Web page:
What can be learned from Lululemon's recent recall on tops?

By qqtqtqt etqt

Lululemon, the Vancouver-based clothing company has recently recalled 185,000 tops in Canada. The reason behind this impromptu recall? The drawstrings on various tops have been deemed “dangerous.” Is this action expected to hurt the business of the famous athletic wear brand? And could others in the industry possible learn from this and avoid similar circumstances? Find out!

RELATED TOPIC: Don’t smoke that! Tilray announces recall on three blends of medical marijuana

Originally reported by CBC News, the Lululemon recall was issued jointly by Health Canada and the United States Consumer Product Safety Commission. The clothing company went on to admit that it’s aware of at least five incidents and injuries related to the tops’ use.

Specifically, jackets, hoodies, tops, tunics and pullovers throughout Canada are being recalled. These clothing items were made in Bangladesh, China, Indonesia or Peru and mostly sold during 2014. It’s believed that roughly 133,288 of the affected tops were sold in the United States, with another 185,191 in Canada.

In a recent release, the company had this to say: “Consumers should stop wearing the tops with the elastic draw cord and either remove the draw cord or contact Lululemon Athletica to request a new, non-elastic draw cord with written instructions on how to replace the draw cord.”

RELATED TOPIC: What’s in your closet? The importance of Toronto Fashion Week

So far, it doesn’t appear that the company will be affected by the recall; however, time will tell. Lululemon could very well lose customers. Or, potential clients could be thwarted by this recent mistake and choose to shop for athletic clothing elsewhere.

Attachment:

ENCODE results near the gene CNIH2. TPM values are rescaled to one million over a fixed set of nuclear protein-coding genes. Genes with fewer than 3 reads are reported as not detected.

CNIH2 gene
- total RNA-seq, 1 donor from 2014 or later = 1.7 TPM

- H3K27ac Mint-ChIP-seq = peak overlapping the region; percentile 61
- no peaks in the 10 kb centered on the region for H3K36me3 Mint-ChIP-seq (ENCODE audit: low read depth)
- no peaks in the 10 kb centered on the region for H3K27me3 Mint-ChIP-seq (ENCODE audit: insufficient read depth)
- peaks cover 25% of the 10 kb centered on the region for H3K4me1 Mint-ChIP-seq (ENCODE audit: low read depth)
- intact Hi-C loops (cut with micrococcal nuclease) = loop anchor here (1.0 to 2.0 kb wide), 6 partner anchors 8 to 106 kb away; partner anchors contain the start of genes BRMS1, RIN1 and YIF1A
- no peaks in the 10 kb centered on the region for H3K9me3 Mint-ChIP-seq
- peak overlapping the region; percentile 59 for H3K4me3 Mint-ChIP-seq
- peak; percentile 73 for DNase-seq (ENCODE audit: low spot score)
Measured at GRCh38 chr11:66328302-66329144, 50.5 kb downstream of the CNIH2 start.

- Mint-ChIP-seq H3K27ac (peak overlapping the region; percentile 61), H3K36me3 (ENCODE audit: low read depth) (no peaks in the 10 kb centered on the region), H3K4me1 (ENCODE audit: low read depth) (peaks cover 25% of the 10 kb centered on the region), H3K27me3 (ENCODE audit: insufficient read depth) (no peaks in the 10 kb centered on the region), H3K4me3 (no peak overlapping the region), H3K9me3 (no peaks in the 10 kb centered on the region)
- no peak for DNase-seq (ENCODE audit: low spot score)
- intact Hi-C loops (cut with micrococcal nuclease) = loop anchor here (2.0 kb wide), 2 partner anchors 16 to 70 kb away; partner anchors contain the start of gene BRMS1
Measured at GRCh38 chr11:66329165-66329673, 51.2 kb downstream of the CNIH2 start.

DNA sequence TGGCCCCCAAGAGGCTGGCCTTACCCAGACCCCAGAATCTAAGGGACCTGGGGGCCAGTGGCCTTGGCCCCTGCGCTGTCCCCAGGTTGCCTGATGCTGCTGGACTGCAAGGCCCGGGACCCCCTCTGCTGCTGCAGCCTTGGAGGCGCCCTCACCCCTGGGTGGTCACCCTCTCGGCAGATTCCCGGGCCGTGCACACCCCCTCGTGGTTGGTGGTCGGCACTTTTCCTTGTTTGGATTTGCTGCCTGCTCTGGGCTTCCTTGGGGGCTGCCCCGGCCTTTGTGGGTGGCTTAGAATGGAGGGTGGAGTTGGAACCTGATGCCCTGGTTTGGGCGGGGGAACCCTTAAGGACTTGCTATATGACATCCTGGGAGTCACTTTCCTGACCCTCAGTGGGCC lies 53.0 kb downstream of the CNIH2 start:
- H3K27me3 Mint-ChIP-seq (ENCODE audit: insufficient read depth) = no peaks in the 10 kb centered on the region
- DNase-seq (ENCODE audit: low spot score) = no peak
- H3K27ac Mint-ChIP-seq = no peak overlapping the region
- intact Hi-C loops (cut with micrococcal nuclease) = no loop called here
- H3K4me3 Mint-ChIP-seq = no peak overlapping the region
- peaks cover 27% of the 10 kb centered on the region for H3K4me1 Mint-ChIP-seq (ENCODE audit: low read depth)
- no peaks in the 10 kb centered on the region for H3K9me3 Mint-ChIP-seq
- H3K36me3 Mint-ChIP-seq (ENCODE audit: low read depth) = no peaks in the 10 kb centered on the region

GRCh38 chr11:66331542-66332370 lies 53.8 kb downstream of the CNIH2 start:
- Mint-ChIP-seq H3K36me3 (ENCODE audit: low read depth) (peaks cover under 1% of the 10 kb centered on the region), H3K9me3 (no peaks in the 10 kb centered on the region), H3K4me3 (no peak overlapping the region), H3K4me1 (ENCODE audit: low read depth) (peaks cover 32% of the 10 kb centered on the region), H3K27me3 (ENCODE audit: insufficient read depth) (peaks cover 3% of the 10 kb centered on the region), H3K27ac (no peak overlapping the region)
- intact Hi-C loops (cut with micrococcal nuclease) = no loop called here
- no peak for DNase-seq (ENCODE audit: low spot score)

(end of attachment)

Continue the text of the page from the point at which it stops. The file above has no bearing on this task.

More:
However, Lululemon did something appropriate, something that all business leaders should take note of: they admitted their mistake.

RECENT TOPIC: The great Uber debate – Do taxis have the right-of-way?

One thing all customers appreciate is honesty—you need to always be up front and open with your customers. In doing so, you will prove that you’re loyal and in return, you’ll attract loyal customers. After all, it’s loyal customers who will help your business grow and become successful.

Mistakes happen and some issues are unavoidable and out of your control—but always respect your customers and be up front and honest with them.

RECENT TOPIC: Canada’s mining sector does its part to protect children’s rights

[SOURCE: CBC News]

Let's Connect!

 

Read the latest edition of Business Review Canada!

Share

Featured Articles

Top 20 essential leadership resources for Black executives

To celebrate Black History Month, here are 20 resources for Black leaders – from business books to leadership coaches to business school exec programs

Broadridge study reveals huge impact of AI on C-suite

Broadridge Financial Solutions spoke to 500 C-suite executives from across the globe, many of whom said AI was significantly changing the way they work

PwC's Kathryn Kaminsky – the role of boards on social issues

As Vice Chair Trust Solutions Co-Leader at PwC, Kathryn Kaminsky says boards play an important role in helping businesses take action on social issues

Why your business needs a Chief Transformation Officer

Leadership & Strategy

12 top AI and ML trends for the enterprise in 2023 – Dataiku

Technology & AI

From NYC to Hong Kong, the rise of the private members' club

Leadership & Strategy